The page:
Some metal elements, such as cobalt, iron and nickel, are magnetic, meaning they have spontaneous internal magnetic fields. Steel is not an element itself, but an alloy made of different elements, mainly iron and carbon. Iron is a ferromagnetic material, meaning it is permanently magnetic. Therefore, the magnetic properties of steel depend on how much iron it contains. Different demagnetization techniques can reduce the magnetization of steel to zero.
TL;DR (Too Long; Didn't Read)
Demagnetizing steel removes its permanent magnetic field. Steel can be demagnetized with a commercial demagnetizer, a hammer or by heating it to a very high temperature, known as the Curie temperature.
Use a Commercial Demagnetizer
A demagnetizer, also known as a degausser, is an electric solenoid (coil) powered by alternating current. It comes in many forms to suit all industrial requirements, including tool, handheld, pen style and table type. In all cases, the current produces a magnetic field. The magnetic field strength and polarity alternates, just like the current does. When the steel item is within an inch or two of the demagnetizer's surface, press the trigger button to start the demagnetization process. If the steel is still magnetized, you can test this by trying to pick up a small metal object with the steel item, like a paperclip, repeat the process.
Use a Hammer
A small piece of steel can be struck with a hammer to demagnetize it. Place the item on a hard, secure, non-metallic surface and hit it sharply a few times with a hammer. The shock of being struck transmits energy through the steel, which rearranges the order of its atoms and lowers its magnetic output. This must be done perpendicular to the Earth's magnetic field or in an East to West direction. Test the magnetism of the steel item and repeat if necessary.
Heat to Curie Temperature
All ferromagnets have a Curie temperature, the temperature where the ferromagnetic property disappears due to thermal agitation. The Curie temperature of iron is 770 degrees Celsius or 1,417 degrees Fahrenheit. At this temperature, steel's atoms vibrate strongly enough to demobilize tiny magnetic zones called "domains" in the material. Heating steel to its Curie temperature must be done in a furnace placed on a strong, heatproof surface in a well-ventilated area. Place the steel item inside the furnace and set the Curie temperature. When the furnace reaches the set temperature, leave it there for at least five minutes, then turn the furnace off, and let it cool to room temperature.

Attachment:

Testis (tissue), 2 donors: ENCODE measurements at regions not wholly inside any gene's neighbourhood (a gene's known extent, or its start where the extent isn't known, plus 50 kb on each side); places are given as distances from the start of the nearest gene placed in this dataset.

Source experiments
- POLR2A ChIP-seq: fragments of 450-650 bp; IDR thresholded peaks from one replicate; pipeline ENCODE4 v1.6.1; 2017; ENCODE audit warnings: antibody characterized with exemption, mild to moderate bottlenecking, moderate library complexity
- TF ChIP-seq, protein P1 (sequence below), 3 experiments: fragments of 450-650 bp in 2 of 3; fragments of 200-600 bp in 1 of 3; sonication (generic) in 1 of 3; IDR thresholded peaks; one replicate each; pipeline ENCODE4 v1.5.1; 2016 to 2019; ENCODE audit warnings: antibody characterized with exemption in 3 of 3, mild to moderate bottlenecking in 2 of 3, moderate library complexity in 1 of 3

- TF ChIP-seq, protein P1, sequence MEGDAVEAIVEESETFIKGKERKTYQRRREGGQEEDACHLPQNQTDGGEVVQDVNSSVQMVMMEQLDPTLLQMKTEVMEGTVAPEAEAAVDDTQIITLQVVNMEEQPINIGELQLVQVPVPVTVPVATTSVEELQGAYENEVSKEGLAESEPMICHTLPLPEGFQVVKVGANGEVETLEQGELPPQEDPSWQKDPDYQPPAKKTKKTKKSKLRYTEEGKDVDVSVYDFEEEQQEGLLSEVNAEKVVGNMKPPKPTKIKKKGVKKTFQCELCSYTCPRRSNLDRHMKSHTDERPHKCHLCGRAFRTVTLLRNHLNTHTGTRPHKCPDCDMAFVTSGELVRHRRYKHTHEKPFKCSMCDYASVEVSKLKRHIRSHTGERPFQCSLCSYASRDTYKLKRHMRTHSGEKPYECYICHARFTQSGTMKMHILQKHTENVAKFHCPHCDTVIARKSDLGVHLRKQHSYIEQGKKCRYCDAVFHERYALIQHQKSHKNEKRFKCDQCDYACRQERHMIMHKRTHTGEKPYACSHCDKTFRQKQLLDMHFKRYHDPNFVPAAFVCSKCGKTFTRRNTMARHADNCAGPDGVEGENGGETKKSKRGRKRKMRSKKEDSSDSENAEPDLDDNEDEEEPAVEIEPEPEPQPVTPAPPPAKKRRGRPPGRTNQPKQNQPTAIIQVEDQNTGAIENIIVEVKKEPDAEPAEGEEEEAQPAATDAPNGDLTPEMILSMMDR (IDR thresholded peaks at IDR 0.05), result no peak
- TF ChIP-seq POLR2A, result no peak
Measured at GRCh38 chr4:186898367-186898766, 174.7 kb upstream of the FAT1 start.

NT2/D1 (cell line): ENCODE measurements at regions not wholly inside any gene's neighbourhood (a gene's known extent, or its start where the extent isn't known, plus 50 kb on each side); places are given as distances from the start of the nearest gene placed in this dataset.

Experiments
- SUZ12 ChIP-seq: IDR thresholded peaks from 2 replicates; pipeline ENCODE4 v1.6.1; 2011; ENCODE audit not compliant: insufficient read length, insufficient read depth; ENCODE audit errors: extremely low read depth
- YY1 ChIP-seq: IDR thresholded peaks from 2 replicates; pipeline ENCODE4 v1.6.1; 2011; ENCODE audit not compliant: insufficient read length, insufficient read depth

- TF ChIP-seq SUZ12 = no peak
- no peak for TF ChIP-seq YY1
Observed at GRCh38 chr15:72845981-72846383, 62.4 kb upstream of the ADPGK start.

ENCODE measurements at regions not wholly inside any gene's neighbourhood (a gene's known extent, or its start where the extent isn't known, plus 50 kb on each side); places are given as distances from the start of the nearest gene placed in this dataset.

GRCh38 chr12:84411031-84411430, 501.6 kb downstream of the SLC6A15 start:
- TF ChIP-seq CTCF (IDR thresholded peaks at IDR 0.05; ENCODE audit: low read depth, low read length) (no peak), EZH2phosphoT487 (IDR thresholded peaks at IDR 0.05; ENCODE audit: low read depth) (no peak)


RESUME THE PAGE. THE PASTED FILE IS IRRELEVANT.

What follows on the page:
- UCSB ScienceLine: How is it That a Magnetic Material Attaches to a Metal?
- Georgia State University: Ferromagnetism
- Kanatec: Demagnetizers
- Boston University: Ferromagnetism
- Exploratorium: Curie Point
- PhysLink.com: Do Magnets Ever Lose Their Magnetism?
- Montana State University: Hammer an Iron Bar
- Georgia State University: Magnetic Field of the Earth
- Read the demagnetizer’s instruction manual and note any specific recommendations as to operating time or the effective distance to hold magnetized items while demagnetizing them.
- The temperature of 770 degrees Celsius (1,417 degrees Fahrenheit) is the Curie Point of iron. At this temperature, the atoms in steel vibrate strongly enough to disorganize tiny magnetic zones called “domains” in the material.
- Keep the demagnetizer well away from magnetic media such as floppy discs, hard drives, magnetic tape or credit cards; it could easily damage the information on these items.
- The demagnetizer may become warm after several consecutive uses. Note the manufacturer’s recommendations for “cool-down” periods to avoid damage to the device.
- Do not attempt to heat painted steel items or those with plastic handles, as the high temperature will melt plastic and may produce hazardous vapors.
About the Author
Claire is a writer and editor with 18 years' experience. She writes about science and health for a range of digital publications, including Reader's Digest, HealthCentral, Vice and Zocdoc.